For individuals that have difficulty standing or are unable to stand, after the individual is attached to the harness they are brought to standing using a “motor driven winch” (Winchester et al., 2005). Under normal circumstances it can take 2-3 therapists to correctly configure the patient, and even then there is the issue of temporality. It becomes extremely challenging as well as taxing on the therapists and the patients to maintain the correct positioning and move the person at the same time. This can assist in helping patients experience the senses of the different parts of their body and how they are working together, known as proprioceptive input (Winchester et al., 2005).

These devices can help not only in instruction scenarios on proper gait training, but also can use precise monitoring to help monitor patient progress quantitatively. The Lokomat system has a display that is a biofeedback system used during actual rehabilitation time. Force measuring devices are consistently assessing the workload between the patient and the machine (Winchester et al., 2005). These devices can also assist in the patient psychological well being in that they can help to promote motivation and provides means for rehabilitation both inside the therapy gym as well as within the home environment. These devices can provide specific scenarios that can be dynamic in the working relationship between the patient and the technology. They can serve as invention tools for the recovery of functionality. The ability to gain even some locomotive control capability after a significant SCI injury can help to continue developing how the sensory system learns and responds to stimulus (Edgerton & Roy, 2009).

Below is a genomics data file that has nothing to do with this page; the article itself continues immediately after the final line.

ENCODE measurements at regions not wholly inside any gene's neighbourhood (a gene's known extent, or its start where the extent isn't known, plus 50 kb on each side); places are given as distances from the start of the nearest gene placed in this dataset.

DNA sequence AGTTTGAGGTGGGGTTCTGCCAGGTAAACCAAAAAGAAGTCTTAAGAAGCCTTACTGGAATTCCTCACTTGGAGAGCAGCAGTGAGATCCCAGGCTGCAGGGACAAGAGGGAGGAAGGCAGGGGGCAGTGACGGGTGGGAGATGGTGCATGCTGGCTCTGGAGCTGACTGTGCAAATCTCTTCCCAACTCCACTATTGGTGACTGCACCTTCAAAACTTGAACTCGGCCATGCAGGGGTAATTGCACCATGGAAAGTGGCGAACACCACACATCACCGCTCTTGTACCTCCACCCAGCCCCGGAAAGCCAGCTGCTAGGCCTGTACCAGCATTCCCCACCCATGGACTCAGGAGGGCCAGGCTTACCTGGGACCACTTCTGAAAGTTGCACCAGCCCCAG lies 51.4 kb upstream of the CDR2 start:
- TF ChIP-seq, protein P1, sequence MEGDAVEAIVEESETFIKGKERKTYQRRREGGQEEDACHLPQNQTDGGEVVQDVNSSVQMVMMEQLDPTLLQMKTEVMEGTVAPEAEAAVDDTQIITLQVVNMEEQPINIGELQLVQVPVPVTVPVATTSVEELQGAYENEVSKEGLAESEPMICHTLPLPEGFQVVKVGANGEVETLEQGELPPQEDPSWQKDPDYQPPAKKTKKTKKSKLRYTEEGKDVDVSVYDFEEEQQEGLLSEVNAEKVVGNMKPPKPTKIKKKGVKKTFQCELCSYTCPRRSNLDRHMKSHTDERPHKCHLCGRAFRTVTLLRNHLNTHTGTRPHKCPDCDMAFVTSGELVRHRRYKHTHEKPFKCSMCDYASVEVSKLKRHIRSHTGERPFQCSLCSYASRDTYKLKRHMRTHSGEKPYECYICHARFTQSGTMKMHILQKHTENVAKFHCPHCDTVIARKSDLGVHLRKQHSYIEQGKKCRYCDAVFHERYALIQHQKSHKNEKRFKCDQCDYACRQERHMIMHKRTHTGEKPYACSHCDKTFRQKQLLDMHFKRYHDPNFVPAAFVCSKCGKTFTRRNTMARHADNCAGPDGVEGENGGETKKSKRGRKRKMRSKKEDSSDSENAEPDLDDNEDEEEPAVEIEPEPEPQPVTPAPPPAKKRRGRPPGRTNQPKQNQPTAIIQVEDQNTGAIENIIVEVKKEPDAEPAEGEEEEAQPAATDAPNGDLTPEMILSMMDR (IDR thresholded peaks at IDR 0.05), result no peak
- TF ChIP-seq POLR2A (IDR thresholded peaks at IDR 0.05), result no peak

Rehabilitation with Robotic Devices

In order for rehabilitation to occur via a robotic device, the spinal circuitry must be active. The problem with this is that to keep the spinal circuitry active, the experimenter cannot allow for consistent patterns, but rather needs to keep the circuitry guessing. The reason for this is that spinal circuitry tends to be less responsive to repeated stimuli. This makes sense because as a stimulus continues to occur the body adapts to it. If a consistent pattern is repeated the sensory recognition of that pattern decreases dramatically in a 2-3 minute span (Edgerton & Roy, 2009).